There’s widespread agreement that the communication of climate change issues to the general public has not gone well. In fact, the entire climate movement was declared a failure last summer as the final extant piece of climate legislation flamed out. The problem is the baseline has been shifted on environmentalism in general. It was once a movement characterized by COOPERATION. Today it is based on COMPETITION. I would speak out against Matt Nisbet’s recent “Climate Shift,” report if I thought the conclusions sounded way off the mark. They don’t.

“Let’s not bicker over who over-spent whom.” It’s a movement with poor leadership — whadya expect.


Let me start by telling about what I heard last September at an all-day climate workshop. In a session on listing the problems with the climate movement, one person basically said, “There are at least 20 different groups in D.C. all doing the same thing on climate, duplicating each other’s efforts, but not collaborating, leading to confusion and frustration among the public who are hearing 20 different voices and not knowing which way to turn.” As this was said, many heads in the room were nodding in agreement (and I was probably the most vigorous nodder because it is EXACTLY what I observed a decade ago when I first got involved with ocean conservation — so many groups doing the same thing yet showing so little willingness to collaborate on a large scale).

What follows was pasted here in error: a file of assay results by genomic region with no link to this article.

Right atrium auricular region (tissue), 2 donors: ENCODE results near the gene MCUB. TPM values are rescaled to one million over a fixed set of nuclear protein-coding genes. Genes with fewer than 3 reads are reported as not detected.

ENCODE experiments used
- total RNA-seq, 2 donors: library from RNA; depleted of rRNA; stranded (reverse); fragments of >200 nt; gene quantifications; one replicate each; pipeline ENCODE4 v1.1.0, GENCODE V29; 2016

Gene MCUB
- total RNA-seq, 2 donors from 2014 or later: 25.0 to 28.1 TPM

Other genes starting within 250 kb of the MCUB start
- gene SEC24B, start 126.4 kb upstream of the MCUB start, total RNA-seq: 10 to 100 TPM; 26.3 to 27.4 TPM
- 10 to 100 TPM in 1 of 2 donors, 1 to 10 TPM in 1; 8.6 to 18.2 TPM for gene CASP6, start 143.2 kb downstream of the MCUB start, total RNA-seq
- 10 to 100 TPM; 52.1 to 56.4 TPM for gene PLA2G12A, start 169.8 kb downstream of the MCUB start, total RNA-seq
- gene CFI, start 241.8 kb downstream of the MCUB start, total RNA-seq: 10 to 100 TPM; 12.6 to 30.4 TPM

That’s the long and the short of it — a failed, disorganized movement made up of poorly led organizations (not poorly led in terms of internal dynamics but in terms of supposed national environmental agenda) that all have powerful communications and marketing departments skilled at telling the public that THEY are the BEST group doing heroic work and saving the planet. If you doubt this I will direct you to the websites of some of the biggest groups where you can read their promotional language which is blatantly COMPETITIVE, saying “we’re the best.” It’s not unlike the opening of Davis Guggenheim’s movie last fall, “Waiting for Superman,” where he showed how U.S. school kids are lagging behind in every metric except one — self-esteem — they THINK they are on top of the world because they’ve been slathered with so much praise throughout their lifetimes of mediocre performance.

Same thing for the large environmental groups — failing at what is supposedly the most important issue of our time, yet driven by their communications and marketing departments to tell the world they are WINNING! (duh)

And now consider the idea of looking at Nisbet’s conclusions from that perspective — asking the question of, “How could so many have accomplished so little with so much?”

The question deserves asking.